By Alyssa Levy
Should highly compensated paralegals (likely more experienced paralegals) receive overtime pay? The new DOL Wage and Hour Administrator, Cheryl Stanton, says paralegals earning at least $100,000 annually and performing certain duties are “exempt” employees. The Administrator’s guidance letter zeroed in on the paralegals’ duties to justify their exempt status as a “fair reading” of FLSA Section 13(a)(1).
The Administrator issued her first set of opinion letters on July 1, 2019, on a slew of questions posed by employers. Among the opinions, the Administrator offered guidance to a global trade organization on whether its paralegals are exempt from overtime requirements under Section 13(a)(1) of the FLSA.
FLSA Section 13(a)(1) exempts employees employed in a bona fide executive, administrative, or professional capacity from minimum wage and overtime pay requirements. In addition, an employee is exempt as a highly compensated employee if: (1) the employee’s “primary duty includes performing office or non-manual work”; (2) the employee receives total annual compensation of at least $100,000; and (3) the employee “customarily and regularly performs any one or more of the exempt duties or responsibilities of an executive, administrative or professional employee.”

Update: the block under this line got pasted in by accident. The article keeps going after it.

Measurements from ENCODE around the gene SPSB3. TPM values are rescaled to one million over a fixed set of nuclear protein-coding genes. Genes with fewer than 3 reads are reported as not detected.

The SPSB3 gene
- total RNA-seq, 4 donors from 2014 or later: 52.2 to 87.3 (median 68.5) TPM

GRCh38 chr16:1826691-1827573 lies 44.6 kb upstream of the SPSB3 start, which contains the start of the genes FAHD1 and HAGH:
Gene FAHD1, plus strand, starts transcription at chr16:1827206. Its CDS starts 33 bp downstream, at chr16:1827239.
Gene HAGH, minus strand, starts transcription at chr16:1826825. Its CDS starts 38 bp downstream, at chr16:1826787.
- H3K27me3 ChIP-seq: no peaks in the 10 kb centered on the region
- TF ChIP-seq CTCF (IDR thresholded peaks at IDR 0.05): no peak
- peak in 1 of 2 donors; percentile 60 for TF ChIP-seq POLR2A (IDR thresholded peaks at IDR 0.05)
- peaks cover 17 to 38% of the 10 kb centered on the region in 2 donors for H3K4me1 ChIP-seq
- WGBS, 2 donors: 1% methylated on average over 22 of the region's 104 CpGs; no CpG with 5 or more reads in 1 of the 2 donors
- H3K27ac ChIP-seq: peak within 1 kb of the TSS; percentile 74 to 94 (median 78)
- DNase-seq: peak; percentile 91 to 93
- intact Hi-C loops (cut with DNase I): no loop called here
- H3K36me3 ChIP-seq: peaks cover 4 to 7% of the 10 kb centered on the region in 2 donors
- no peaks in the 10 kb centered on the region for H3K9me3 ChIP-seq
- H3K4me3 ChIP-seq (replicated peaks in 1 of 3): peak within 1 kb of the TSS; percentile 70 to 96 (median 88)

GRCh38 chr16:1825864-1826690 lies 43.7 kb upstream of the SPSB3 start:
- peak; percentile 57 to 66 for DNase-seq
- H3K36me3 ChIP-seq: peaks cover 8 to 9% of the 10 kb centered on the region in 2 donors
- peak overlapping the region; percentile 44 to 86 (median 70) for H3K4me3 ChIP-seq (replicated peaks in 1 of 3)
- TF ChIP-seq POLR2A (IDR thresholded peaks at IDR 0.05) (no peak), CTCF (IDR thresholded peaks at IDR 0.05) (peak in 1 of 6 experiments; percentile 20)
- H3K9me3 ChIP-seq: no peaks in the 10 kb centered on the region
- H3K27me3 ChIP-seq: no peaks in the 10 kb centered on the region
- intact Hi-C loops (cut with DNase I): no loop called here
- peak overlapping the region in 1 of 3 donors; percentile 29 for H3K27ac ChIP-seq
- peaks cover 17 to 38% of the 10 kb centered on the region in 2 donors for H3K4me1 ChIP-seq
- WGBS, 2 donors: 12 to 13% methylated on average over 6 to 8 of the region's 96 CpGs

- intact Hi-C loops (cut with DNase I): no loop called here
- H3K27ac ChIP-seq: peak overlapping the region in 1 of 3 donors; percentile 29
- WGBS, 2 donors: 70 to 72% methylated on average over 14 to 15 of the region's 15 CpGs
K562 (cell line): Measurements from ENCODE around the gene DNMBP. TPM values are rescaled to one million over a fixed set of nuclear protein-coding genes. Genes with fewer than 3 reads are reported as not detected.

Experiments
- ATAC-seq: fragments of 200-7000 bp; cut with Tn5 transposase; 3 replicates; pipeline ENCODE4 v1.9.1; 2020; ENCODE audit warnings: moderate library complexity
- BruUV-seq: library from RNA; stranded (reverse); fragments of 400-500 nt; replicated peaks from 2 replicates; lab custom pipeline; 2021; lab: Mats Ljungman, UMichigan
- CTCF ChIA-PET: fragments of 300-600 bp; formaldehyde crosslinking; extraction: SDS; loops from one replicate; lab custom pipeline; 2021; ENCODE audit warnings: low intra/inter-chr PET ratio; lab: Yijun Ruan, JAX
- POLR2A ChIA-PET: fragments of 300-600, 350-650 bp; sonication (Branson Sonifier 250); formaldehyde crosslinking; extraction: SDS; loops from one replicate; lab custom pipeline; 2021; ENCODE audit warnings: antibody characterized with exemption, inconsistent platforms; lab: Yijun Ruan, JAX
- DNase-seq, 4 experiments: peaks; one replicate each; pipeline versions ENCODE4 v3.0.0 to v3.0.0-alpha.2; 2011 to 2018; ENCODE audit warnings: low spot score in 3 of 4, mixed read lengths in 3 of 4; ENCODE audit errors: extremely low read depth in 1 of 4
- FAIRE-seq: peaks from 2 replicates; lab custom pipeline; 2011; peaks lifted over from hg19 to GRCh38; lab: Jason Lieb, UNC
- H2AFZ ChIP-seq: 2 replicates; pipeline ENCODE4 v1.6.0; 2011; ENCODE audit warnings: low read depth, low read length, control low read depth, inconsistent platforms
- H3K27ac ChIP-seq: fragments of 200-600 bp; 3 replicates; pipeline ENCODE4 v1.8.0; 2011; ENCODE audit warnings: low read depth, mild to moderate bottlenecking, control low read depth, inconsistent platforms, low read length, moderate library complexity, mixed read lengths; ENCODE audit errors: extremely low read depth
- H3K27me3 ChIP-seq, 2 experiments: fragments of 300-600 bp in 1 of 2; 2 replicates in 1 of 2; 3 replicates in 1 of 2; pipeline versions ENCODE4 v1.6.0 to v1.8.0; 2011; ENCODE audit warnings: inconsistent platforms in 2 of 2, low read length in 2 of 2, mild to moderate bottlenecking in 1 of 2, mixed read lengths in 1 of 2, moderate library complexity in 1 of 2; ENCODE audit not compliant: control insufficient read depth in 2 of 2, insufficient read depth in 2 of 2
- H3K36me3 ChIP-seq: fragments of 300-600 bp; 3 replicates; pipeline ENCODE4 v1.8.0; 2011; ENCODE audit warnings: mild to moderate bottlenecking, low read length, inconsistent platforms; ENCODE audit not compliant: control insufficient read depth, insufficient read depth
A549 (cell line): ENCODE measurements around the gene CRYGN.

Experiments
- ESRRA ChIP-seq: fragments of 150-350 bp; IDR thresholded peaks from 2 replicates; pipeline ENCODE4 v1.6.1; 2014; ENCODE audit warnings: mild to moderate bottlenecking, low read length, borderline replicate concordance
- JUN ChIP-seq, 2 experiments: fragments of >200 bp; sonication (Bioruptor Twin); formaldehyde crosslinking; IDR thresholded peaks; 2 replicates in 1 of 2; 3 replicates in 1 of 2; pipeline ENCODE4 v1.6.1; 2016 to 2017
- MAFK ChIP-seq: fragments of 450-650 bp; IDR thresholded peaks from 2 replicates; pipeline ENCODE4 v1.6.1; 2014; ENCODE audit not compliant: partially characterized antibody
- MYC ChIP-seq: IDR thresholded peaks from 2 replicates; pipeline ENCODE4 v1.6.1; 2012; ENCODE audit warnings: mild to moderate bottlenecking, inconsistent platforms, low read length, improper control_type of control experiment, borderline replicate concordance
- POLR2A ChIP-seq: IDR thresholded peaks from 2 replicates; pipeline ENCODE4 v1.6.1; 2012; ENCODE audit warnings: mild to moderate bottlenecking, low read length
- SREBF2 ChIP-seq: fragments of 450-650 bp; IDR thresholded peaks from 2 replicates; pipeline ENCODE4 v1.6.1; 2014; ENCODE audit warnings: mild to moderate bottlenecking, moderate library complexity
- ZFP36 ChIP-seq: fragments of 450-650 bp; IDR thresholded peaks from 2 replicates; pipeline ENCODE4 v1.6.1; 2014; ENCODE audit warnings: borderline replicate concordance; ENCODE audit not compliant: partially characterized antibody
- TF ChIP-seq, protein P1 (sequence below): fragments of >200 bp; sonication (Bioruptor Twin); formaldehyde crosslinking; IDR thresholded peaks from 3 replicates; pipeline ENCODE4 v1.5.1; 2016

The Administrator opined that the paralegals at issue satisfy the highly compensated employee exemption. All of their duties are non-manual, and they receive total annual compensation of at least $100,000. The paralegals also customarily and regularly perform at least one exempt duty of an administrative employee. Notably, only one of paralegals’ duties must be that of an exempt administrative employee, and need not be their primary duty.
In March 2019, the DOL proposed raising the highly compensated employee salary exemption threshold to $147,414. The DOL’s letter maintains that because “[a] high level of compensation is a strong indicator of an employee’s exempt status,” the highly compensated employee exemption “eliminate[s] the need for a detailed analysis of the employee’s job duties.” Raising the salary threshold would be in line with this school of thought. Regardless, an employee’s duties will still be given great consideration to justify “exempt” status.